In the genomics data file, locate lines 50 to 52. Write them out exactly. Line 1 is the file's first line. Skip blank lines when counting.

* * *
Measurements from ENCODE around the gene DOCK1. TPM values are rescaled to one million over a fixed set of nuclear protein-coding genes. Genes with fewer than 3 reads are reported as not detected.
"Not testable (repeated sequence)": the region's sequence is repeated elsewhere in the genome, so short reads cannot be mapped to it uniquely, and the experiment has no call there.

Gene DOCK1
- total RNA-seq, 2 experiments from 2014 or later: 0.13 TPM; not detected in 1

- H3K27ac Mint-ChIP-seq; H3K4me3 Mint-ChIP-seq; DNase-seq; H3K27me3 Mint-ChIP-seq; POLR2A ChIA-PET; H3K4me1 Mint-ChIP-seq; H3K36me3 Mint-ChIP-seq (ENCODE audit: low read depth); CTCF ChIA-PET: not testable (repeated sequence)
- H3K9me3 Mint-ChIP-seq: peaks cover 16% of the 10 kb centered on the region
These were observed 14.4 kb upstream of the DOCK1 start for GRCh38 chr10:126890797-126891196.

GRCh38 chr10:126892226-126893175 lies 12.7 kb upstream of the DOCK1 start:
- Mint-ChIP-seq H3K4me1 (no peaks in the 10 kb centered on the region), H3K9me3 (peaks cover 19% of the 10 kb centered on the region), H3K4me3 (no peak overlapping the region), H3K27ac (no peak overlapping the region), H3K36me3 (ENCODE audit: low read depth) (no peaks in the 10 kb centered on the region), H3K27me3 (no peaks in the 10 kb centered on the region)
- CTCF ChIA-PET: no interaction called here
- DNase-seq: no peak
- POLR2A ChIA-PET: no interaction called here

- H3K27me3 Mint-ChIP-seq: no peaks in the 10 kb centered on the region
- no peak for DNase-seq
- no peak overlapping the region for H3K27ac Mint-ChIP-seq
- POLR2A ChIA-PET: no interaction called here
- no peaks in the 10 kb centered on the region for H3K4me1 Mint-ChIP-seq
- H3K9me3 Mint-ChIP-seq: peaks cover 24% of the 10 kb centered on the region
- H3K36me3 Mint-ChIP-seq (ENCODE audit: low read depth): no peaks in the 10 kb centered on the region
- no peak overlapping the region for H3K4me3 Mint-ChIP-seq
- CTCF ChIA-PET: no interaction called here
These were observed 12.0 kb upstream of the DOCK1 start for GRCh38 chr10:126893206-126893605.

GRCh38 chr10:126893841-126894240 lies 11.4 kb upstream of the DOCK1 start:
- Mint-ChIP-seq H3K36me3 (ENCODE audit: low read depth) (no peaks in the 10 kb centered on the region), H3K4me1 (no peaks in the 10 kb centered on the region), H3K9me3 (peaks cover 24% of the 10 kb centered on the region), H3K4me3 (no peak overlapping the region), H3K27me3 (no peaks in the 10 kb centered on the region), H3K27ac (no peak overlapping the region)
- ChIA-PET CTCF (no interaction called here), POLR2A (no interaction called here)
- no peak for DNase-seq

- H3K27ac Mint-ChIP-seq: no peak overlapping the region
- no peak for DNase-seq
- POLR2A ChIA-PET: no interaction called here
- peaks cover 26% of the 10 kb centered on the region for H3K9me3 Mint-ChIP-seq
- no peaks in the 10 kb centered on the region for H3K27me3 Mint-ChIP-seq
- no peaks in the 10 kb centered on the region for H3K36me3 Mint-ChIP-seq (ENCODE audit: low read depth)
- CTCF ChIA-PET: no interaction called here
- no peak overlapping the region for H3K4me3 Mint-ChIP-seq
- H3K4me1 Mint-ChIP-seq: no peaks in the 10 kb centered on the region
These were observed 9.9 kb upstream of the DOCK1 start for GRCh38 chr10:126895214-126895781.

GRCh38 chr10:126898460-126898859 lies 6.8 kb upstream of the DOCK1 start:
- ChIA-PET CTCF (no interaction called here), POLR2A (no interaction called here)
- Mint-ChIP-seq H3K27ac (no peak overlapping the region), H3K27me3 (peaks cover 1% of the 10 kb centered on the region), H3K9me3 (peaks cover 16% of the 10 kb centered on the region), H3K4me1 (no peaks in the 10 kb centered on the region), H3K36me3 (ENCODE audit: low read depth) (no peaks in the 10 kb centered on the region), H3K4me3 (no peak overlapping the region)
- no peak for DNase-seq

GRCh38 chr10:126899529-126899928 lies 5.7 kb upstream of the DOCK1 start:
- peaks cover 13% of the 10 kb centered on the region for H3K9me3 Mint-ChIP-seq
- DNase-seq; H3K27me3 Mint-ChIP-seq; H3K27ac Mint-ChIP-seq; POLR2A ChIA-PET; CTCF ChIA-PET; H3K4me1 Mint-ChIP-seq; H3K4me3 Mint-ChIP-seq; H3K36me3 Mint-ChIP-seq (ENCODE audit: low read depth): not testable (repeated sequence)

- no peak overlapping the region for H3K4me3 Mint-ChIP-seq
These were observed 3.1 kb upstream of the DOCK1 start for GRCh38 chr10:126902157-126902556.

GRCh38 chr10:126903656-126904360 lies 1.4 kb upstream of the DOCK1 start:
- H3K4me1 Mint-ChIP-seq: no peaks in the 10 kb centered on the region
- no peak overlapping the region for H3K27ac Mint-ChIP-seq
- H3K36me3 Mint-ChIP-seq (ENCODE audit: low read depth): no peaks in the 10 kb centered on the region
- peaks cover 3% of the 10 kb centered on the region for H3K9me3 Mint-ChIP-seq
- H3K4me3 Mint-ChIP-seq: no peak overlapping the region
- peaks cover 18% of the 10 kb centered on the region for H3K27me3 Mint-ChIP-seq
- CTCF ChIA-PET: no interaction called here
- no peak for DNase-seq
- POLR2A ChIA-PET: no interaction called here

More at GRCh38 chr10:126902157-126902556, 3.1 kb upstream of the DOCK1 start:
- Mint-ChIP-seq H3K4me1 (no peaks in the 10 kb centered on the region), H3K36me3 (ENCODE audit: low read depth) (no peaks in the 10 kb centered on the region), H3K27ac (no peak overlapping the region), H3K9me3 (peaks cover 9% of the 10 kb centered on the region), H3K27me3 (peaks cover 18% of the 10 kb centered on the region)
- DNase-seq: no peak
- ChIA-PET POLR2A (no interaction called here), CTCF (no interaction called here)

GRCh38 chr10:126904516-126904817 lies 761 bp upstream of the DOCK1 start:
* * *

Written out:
- peaks cover 3% of the 10 kb centered on the region for H3K9me3 Mint-ChIP-seq
- H3K4me3 Mint-ChIP-seq: no peak overlapping the region
- peaks cover 18% of the 10 kb centered on the region for H3K27me3 Mint-ChIP-seq